iv. a deformable tube removably disposed in the chamber between the first wall and the chock and beneath the extension, wherein a space is created between the tube and the extension and wherein the chock compresses the tube; and
v. a fabric panel attached to a mooring, wherein the mooring locks into the space beneath the extension, and wherein the fabric panel extends from the anchor and over the extension; and
b. inserting a wedge tool between the chock and the key to disengage the first locking edge from second locking edge;
c. lifting the key from the chamber after disengagement; and
d. removing the fabric panel with mooring from the chamber.
Description
CROSS REFERENCE TO RELATED APPLICATIONS

The present application claims priority to co-pending U.S. Provisional Patent Application Ser. No. 60/609,983 filed on Sep. 15, 2004.

FIELD

The present embodiments relate to methods for quickly deploying a fabric panel system with an anchor for flood control. The present embodiments relate to methods to anchor fabric flood barriers.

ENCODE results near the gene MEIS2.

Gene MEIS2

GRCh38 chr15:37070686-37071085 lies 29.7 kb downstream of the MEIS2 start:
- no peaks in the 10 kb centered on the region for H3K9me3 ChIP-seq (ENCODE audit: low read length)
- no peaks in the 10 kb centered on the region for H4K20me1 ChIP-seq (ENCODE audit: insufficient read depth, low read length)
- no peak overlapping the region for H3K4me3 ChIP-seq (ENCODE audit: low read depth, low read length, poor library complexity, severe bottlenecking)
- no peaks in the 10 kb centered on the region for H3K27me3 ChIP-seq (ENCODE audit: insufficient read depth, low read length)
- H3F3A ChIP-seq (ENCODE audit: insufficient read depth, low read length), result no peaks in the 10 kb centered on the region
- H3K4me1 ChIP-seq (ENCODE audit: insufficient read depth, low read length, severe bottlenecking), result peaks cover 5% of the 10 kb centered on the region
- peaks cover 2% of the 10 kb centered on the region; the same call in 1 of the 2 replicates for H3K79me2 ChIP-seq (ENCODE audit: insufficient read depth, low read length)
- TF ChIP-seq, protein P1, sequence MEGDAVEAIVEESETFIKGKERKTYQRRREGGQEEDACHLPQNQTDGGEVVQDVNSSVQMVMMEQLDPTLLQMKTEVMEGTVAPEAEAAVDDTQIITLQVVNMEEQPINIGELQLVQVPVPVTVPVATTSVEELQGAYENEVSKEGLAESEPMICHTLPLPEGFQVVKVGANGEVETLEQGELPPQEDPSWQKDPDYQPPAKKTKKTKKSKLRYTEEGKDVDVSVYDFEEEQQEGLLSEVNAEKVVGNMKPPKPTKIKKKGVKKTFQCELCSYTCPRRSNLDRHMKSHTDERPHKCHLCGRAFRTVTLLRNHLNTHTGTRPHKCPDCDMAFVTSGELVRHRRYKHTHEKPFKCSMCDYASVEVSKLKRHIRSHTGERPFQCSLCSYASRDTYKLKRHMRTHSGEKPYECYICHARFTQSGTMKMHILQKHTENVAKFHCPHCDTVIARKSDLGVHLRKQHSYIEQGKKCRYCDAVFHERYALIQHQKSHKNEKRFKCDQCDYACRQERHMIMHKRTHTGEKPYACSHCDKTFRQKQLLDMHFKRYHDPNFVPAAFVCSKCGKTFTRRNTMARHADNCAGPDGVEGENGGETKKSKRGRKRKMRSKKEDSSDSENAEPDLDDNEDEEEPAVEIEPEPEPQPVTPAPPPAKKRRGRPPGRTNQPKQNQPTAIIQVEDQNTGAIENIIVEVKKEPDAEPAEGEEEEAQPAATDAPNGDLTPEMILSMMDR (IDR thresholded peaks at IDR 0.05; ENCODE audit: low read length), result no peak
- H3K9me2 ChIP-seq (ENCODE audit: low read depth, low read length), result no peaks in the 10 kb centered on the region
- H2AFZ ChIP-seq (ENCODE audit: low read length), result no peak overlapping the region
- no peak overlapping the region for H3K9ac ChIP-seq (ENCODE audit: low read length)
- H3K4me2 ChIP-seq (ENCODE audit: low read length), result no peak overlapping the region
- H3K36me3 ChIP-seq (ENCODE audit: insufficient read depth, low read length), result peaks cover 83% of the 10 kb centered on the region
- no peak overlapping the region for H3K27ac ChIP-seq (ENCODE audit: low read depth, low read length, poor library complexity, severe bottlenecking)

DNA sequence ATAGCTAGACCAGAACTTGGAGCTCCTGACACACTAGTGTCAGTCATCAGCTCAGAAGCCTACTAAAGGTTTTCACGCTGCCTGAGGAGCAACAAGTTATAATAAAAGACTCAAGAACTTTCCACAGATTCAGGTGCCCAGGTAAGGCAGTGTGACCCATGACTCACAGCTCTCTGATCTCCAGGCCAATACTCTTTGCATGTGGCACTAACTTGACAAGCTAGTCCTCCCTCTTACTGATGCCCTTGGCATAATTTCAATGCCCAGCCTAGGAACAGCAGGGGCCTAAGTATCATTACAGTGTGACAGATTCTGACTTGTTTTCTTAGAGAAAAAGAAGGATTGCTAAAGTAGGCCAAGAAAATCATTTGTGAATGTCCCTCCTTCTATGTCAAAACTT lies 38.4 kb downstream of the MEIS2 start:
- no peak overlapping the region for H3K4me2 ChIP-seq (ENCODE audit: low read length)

BACKGROUND

During adverse weather conditions heavy rain can lead to rivers breaking their banks and lakes overflowing causing flooding to the surrounding countryside. Coastline defenses can also be breached by increased sea swell and large waves. The main form of defense against such flooding is to build a physical barrier constructed from sand bags. Often little warning is given of flooding and the transport communications to remote locations can delay, or even prevent, the raw materials for the sand bags being delivered in time.

Another situation where a fluid barrier is required at short notice is when a chemical or oil leak has occurred. In such cases, the spillage must be prevented from spreading into neighboring water supplies.

A barrier system may also be required to prevent the flow of particle matter, such as snow or sand. A mass of small particles can move in a fluid-like manner. The movement of both snow and sand can have fluid characteristics. The barrier system is quick to erect and prevents the movement of such matter.